Unamuno’s support of the military rebels lasted from July until October 1936. In August of that year, Republican President Manuel Azaña relieved him from all his posts. In return, the Nationalists quickly reinstated him in the same way “for his fervent adherence and enthusiastic support” given to their cause. Moreover, the National Defense Board entrusted him with the task of the “purification” commission, a political instrument to purge the administration of suspicious teachers. In practice, Unamuno thus became the Nationalists’ inquisitor.

However, the extreme repressive actions of the military, the cause of the disappearance and/or shooting of several of his close friends or teaching colleagues, opened Unamuno’s eyes to the real situation in Spain. He realized that the pack of Africanist generals who carried out the coup were promoting forms of barbarism that had little to do with the Western and Christian civilization he had in mind. From that moment on, Unamuno begins to refer to the conflict as an uncivil war between los hunos y los hotros, in a typical pun: the “ones/Huns and the (h)others,” implying an equivalency between the warring camps as both equally misguided.

On October 12, 1936, the Day of Hispanidad, in an unscheduled, historic speech at the Paraninfo of the University of Salamanca that would quickly acquire mythic proportions but whose precise details remain controversial, he famously told the rebelling generals: venceréis y no convenceréis (you will win but not convince). Directly facing General Millán Astray and his ilk, Unamuno revealed his furious hedgehog intellect in a fiercely anti-militaristic gesture of great rhetorical force and depth.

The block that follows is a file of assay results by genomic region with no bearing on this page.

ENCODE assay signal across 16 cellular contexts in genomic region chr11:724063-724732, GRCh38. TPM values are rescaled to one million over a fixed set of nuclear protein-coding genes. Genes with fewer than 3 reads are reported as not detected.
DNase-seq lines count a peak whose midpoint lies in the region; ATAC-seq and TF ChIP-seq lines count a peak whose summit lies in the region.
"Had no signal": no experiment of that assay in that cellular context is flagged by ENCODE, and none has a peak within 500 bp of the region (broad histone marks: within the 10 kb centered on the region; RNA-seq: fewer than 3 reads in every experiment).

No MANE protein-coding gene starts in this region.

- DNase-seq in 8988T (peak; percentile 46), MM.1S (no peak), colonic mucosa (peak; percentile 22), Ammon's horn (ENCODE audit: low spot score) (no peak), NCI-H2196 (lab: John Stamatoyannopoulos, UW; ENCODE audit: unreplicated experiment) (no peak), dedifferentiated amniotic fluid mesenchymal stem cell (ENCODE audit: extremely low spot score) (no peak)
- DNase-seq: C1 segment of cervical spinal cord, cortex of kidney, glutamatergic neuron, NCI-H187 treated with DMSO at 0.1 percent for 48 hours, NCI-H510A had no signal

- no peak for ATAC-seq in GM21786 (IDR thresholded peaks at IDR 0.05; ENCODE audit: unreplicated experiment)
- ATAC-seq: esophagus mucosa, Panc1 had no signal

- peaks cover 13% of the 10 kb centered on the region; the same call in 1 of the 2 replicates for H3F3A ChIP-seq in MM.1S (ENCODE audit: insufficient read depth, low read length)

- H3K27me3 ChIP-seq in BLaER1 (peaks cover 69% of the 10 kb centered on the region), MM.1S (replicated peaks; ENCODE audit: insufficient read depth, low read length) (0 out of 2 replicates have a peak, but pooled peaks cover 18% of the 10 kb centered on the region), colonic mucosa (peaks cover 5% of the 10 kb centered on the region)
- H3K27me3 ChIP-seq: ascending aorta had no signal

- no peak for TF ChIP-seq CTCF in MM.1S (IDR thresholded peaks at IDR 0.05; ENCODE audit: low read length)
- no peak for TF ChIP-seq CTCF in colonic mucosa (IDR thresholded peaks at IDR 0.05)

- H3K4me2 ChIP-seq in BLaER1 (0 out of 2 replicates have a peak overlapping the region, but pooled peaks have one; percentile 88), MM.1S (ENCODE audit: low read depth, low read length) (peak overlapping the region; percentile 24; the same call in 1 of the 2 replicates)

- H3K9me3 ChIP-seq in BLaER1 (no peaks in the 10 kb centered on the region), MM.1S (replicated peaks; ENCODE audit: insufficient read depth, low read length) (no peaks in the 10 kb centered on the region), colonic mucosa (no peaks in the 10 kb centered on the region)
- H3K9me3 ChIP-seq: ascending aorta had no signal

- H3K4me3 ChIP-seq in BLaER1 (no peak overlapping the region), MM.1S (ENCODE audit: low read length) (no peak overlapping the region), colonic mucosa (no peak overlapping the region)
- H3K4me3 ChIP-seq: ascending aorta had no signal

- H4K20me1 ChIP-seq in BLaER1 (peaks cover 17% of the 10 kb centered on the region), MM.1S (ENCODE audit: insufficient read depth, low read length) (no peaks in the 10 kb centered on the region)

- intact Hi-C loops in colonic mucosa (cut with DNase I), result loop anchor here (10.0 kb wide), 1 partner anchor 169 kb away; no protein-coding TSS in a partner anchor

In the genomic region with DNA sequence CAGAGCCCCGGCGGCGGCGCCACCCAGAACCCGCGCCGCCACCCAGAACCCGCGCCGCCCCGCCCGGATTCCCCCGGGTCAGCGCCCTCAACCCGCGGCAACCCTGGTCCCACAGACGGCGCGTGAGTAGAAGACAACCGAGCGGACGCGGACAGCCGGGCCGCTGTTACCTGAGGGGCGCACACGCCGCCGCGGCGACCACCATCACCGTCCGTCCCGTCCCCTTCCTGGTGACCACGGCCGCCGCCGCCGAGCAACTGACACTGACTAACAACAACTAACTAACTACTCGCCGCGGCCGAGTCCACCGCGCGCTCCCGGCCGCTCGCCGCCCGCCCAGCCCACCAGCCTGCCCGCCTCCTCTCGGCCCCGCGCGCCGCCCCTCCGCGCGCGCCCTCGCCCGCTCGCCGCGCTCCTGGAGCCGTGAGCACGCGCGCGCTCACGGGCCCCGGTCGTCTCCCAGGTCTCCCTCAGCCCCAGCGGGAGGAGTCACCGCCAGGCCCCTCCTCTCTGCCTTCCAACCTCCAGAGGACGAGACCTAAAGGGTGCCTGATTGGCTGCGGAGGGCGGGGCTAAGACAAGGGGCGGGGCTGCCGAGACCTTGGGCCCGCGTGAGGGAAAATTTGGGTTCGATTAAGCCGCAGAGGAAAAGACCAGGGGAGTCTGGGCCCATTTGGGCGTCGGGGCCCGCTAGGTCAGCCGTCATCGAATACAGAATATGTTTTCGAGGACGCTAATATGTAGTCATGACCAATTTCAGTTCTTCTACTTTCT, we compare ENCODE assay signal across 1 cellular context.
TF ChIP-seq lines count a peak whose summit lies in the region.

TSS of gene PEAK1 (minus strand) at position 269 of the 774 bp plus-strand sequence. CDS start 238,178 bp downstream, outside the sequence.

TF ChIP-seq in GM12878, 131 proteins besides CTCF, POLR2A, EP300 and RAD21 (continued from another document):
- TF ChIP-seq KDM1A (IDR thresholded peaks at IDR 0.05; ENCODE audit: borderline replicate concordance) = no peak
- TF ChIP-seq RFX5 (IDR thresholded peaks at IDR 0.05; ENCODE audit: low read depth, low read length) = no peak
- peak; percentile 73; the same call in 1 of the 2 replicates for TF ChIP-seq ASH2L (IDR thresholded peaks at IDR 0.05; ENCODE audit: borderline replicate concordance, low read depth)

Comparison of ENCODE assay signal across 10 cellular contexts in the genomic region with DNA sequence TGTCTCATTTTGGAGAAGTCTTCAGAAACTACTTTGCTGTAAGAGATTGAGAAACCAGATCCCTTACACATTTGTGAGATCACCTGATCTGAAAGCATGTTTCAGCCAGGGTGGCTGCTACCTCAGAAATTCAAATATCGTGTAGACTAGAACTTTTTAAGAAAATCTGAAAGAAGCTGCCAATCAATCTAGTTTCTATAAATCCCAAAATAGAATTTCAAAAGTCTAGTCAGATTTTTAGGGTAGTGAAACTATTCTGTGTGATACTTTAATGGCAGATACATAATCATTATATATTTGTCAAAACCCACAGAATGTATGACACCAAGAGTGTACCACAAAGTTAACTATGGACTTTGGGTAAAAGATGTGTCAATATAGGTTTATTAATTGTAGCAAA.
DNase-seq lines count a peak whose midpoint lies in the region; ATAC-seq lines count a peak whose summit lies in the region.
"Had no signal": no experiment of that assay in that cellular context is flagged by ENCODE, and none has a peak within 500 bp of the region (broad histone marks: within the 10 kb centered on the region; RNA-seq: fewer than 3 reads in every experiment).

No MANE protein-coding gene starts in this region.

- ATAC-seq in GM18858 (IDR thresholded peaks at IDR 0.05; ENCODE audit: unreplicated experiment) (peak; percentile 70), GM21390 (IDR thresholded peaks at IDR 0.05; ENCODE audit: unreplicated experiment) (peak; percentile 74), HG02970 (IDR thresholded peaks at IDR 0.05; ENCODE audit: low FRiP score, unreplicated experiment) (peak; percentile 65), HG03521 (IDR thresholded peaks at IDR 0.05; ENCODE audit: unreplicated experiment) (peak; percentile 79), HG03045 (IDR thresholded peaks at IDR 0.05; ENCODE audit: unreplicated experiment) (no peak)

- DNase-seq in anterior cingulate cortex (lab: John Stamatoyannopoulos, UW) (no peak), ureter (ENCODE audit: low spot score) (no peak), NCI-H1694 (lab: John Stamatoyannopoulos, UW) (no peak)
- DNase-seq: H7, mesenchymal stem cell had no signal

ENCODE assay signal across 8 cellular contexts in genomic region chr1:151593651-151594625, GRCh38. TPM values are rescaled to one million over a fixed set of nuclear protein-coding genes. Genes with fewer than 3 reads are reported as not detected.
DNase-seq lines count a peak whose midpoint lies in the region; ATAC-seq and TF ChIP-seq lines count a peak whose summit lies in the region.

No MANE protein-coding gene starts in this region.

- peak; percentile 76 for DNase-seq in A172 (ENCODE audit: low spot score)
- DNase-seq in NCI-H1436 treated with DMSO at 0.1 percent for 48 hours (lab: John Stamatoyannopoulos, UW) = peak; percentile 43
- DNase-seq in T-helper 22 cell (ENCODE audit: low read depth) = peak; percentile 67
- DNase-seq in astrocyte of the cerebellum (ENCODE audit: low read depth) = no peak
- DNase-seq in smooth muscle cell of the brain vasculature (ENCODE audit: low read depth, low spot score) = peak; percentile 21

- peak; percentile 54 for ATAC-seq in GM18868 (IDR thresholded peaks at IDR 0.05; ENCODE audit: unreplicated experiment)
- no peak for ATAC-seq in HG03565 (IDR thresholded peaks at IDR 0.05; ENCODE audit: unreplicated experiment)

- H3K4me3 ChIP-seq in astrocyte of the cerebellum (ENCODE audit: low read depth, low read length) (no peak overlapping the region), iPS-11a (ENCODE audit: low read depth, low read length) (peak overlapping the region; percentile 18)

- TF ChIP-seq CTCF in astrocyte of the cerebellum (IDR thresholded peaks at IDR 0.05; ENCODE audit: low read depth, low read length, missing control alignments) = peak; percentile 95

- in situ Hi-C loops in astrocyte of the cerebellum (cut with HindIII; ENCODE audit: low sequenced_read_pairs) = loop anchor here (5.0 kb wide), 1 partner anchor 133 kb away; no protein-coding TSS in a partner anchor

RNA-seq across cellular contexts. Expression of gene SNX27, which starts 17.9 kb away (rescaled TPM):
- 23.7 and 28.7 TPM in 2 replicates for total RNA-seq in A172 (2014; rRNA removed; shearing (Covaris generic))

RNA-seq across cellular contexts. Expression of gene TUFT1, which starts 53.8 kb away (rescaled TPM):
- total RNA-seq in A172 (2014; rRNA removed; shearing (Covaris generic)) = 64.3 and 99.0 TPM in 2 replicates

From that day onwards, Unamuno as a thinker and intellectual found himself in no-man’s land. He had already abandoned the Republic; and now he’d also cut ties with Franco’s coup d’état. Once again removed from all his posts, he was confined to his home in Bordadores street in Salamanca. This second, embittered period of ostracism prompted him to write an impressive intellectual testimony, The Tragic Resentment of Life (El resentimiento trágico de la vida, whose title revisited his classic El sentimiento trágico de la vida from 1912). The text, which lacks any conventional essayistic narrative structure, is a kind of socio-political-philosophical hieroglyphic. Yet it is of great documentary value to understand his hedgehog vision of Spain as a bastion of Western Christian nations.

Overwhelmed by confinement, depression, and the emptiness of the intellectual no-man’s-land he had brought upon himself, Unamuno did not live much longer. On December 31, 1936, he died at his home and was paradoxically honored with a funeral service of fascist liturgy. He was 72.

Unamuno’s trajectory invites us to revisit the role or responsibility of intellectuals in a situation of democratic collapse and political violence. Seeing him, in Berlin’s terms, as a hedgehog intellect is helpful here. Unamuno was an organic intellectual of great stature in fin-de-siècle Spain, prior to the Civil War; and he sought to generate an action-platform from his writings and speeches to move the country from backwardness and European insignificance. Other thinkers such as José Ortega y Gasset seconded him in the project. Yet, as we saw, Unamuno’s fixation on his Great Idea, combined with his erratic intellect, made him fall into totalitarian temptation. For Franco’s military, Unamuno positioned himself as a supporter of the fascism they professed for three months, blinded by the Great Idea of Spain, unique, great and catholic, which they believed had vanished since the crisis of 98, and was threatened by the emergence of a secular and progressive Republican regime.

Unamuno, in other words, was blinded by his own radicalized intellect. When he realized his error and tried to recover his moral authority with a courageous speech, he only managed increase his isolation as he deserted that indispensable platform of democratic regeneration that he had claimed to yearn for, and that would be further delayed by forty years of dictatorship.

Jorge Zirulnik is a psychiatrist and amateur Hispanist. His main field of research is intellectual creativity, with a focus on thinkers and writers under totalitarian regimes. He lives and works in Buenos Aires, Argentina. Translation by Sebastiaan Faber.